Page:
Later that evening, Musk added the following tweet, referencing Berkshire Hathaway Chairman and legendary investor Warren Buffett. Berkshire owns See’s Candy:

Then I’m going to build a moat & fill it w candy. Warren B will not be able to resist investing! Berkshire Hathaway kryptonite …

It appears Musk was poking fun at Buffett’s penchant for firms with what he calls economic “moats” that may protect them in difficult times. Although many shrugged off the candy talk as some good-natured ribbing between billionaires, some investors and commentators found Musk’s Wonka-esque desires quite curious. Fortunately, the tweet didn’t impact Tesla, as the stock went up about 3% the next trading day6.

Just two months later, Musk injected himself into the middle of a high-profile cave rescue in Thailand. In late June, a Thai boys’ soccer club disappeared during a team outing. The issue captured the world’s attention when local media reported the team was trapped in a complex cave system that made rescue attempts very difficult.

Over the next week, Musk (quite generously) offered some of his engineers outside Tesla to help determine a way to get the boys out of the cave, via another tweet:

SpaceX & Boring Co engineers headed to Thailand tomorrow to see if we can be helpful to govt. There are probably many complexities that are hard to appreciate without being there in person.

Musk later designed and built what he called a “mini-sub” to rescue the boys. Thankfully, the children were ultimately rescued. But the rescue team did not use Musk’s technology. One of the members of the rescue team, a British caver, was publicly critical of Musk’s design. In response, on July 15, Musk baselessly suggested the man was a pedophile (in a now-deleted tweet):

You know what, don’t bother showing the video. We will make one of the mini-sub/pod going all the way to Cave 5 no problemo. Sorry pedo guy, you really did ask for it.

When another Twitter user pointed out Musk’s apparent accusation, Musk didn’t back down. Instead, he doubled down (in another since-deleted tweet):

Bet ya a signed dollar it’s true.

The next trading day, Tesla stock lost almost 3%. By then, an increasing number of people called for Musk to stay away from Twitter and focus on his substantial duties as Chairman and CEO of Tesla.

False Claim via Tweet and the SEC
He didn’t. In fact, just a few weeks later, on August 7, Musk tweeted that he had arranged for funding to take Tesla private:

Am considering taking Tesla private at $420. Funding secured.

This was a bombshell announcement. The day before, Tesla stock closed just under $342. If Musk had indeed secured funding, shareholders might receive more than a 20% premium for their shares. Unsurprisingly, the stock price shot up nearly 11% that day as many investors anticipated Musk following through on his tweet.

He didn’t. In fact, on September 29, the Securities and Exchange Commission (SEC) charged Musk and Tesla with securities fraud based on the funding tweet. According to the complaint, Musk admitted he made up the fact that he had secured funding and chose the $420 per share figure because he thought his girlfriend would find the number funny due to a semi-private joke. The day after the SEC filed its complaint, Tesla stock dropped almost 14%.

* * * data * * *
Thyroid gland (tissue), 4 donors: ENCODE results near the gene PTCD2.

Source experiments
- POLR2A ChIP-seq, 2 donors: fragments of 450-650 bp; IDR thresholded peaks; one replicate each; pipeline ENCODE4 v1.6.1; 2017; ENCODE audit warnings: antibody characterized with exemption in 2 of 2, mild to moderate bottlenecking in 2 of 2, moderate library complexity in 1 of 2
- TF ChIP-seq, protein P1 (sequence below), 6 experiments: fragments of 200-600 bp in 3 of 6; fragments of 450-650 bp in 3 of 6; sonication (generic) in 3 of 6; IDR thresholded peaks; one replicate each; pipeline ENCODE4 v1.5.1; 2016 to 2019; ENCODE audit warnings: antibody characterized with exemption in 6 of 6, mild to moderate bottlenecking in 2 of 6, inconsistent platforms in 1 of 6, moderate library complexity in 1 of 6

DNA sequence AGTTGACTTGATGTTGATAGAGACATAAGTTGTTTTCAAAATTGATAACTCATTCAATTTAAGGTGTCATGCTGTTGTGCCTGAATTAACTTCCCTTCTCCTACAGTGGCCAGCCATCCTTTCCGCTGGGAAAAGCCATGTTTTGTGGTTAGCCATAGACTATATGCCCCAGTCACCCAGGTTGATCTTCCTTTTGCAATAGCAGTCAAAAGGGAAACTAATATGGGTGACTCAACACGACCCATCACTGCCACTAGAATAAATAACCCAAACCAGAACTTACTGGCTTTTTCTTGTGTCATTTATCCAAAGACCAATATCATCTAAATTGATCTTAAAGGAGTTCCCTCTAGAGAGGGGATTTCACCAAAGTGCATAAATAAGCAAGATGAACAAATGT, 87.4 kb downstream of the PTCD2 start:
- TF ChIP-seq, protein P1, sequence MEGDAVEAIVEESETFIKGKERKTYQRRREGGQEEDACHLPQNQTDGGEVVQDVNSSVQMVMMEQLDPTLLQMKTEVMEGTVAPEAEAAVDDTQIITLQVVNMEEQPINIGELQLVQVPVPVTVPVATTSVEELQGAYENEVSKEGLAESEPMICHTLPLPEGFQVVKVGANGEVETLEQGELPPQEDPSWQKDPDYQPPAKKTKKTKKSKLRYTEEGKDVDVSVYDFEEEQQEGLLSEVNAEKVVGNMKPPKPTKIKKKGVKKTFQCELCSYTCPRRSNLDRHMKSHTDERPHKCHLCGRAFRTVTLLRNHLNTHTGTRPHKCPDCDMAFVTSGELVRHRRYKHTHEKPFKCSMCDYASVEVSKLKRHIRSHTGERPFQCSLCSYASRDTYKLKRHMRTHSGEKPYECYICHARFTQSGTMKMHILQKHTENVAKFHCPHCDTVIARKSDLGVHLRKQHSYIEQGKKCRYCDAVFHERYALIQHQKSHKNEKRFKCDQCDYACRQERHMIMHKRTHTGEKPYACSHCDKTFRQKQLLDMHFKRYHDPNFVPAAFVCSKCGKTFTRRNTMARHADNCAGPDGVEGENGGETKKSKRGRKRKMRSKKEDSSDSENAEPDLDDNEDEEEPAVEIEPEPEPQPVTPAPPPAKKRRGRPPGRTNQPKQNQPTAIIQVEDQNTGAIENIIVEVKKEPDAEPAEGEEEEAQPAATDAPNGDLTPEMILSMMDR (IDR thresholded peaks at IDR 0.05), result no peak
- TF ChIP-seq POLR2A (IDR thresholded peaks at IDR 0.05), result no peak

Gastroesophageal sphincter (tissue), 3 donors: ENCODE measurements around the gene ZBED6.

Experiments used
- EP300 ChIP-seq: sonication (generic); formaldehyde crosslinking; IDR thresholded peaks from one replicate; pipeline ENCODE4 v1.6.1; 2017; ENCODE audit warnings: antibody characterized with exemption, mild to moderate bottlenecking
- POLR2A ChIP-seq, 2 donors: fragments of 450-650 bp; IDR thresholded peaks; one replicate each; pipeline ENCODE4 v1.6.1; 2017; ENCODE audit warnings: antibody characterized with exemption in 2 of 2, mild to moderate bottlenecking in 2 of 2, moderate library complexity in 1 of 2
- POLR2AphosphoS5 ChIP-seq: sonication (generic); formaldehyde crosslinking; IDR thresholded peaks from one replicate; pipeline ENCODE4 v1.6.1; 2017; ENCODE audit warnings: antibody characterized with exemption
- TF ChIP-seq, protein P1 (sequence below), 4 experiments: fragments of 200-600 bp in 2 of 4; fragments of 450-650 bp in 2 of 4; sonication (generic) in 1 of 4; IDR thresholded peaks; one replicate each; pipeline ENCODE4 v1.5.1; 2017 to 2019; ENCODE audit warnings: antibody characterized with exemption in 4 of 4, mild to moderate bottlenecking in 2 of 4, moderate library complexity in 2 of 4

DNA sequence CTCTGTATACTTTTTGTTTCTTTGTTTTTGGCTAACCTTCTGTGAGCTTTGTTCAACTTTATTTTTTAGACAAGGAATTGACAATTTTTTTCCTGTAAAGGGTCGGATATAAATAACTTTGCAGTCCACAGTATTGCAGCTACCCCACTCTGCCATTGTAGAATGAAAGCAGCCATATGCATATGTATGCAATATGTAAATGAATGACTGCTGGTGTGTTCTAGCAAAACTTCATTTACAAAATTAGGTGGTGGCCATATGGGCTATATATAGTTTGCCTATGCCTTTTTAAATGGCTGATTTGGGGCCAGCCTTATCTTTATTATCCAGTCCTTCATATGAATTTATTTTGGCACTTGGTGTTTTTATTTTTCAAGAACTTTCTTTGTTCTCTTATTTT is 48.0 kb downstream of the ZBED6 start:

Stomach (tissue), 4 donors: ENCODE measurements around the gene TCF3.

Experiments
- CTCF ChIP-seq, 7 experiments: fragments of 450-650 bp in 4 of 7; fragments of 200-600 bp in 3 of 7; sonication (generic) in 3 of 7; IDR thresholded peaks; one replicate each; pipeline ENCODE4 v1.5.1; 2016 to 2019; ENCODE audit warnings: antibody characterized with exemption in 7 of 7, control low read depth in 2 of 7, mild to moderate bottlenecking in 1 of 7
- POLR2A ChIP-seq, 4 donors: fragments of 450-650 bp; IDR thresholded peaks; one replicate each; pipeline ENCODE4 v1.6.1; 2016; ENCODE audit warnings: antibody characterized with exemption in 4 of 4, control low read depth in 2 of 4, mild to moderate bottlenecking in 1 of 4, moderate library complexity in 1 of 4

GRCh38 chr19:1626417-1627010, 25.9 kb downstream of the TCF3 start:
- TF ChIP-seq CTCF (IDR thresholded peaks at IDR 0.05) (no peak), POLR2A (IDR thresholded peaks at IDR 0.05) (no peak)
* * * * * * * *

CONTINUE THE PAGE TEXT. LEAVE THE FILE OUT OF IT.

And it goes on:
Musk and the SEC quickly settled. According to the agreement, Musk and Tesla each paid a $20M penalty and Musk stepped down as Chairman of Tesla’s board. He remains CEO and a board member.

Tesla’s Volatility
From May through September of this year, Tesla has been much more volatile than the market. As you can see in the chart below, Tesla investors have had quite a roller coaster: the stock has swung between gains as high as 24% to losses as steep as 12%. Moreover, the volatility looks especially gut-wrenching compared to the S&P500 that was up over 10% over that time.

We don’t know what the future holds for Tesla, nor do we have an opinion about whether Tesla is likely to be a good investment going forward. Bullish investors can point to the company’s most recent earnings report and the public’s increasing demand for battery-powered vehicles. Bearish investors will note the company’s continued problems with production and increased competition in the electric-vehicle space.

That’s the case with any individual company, and the reason why small events can have a large impact on a company’s stock price. Each additional piece of information provides a bit of insight and impacts our “collective best guess” regarding the future. Our case study shows how, today, we have an increasing amount of information that can delight or spook investors. An errant tweet can have as large or larger an impact than an earnings release. That’s idiosyncratic risk.

We can’t eliminate all risk from our investments. In fact, we purposefully assume some risk to help build wealth over time. Fortunately, we can reduce idiosyncratic risk through diversification. By owning a globally diversified portfolio of hundreds or thousands of companies, we lessen the risk that any one company will decide our financial futures. Moreover, we believe diversification provides an additional benefit: freedom from headlines. Because our long-term financial plans don’t rely on the success of any one company, we can safely ignore today’s headlines – and tweets – and focus on what’s most important in each of our lives.


1 Tesla has other smaller lines of business, e.g., solar panels.
2 All company data comes from
3 Tesla has other smaller lines of business, e.g., solar panels.
4 All company data comes from
5 All tweets are taken from
6 Tesla stock prices taken from Yahoo! Finance, unless noted otherwise.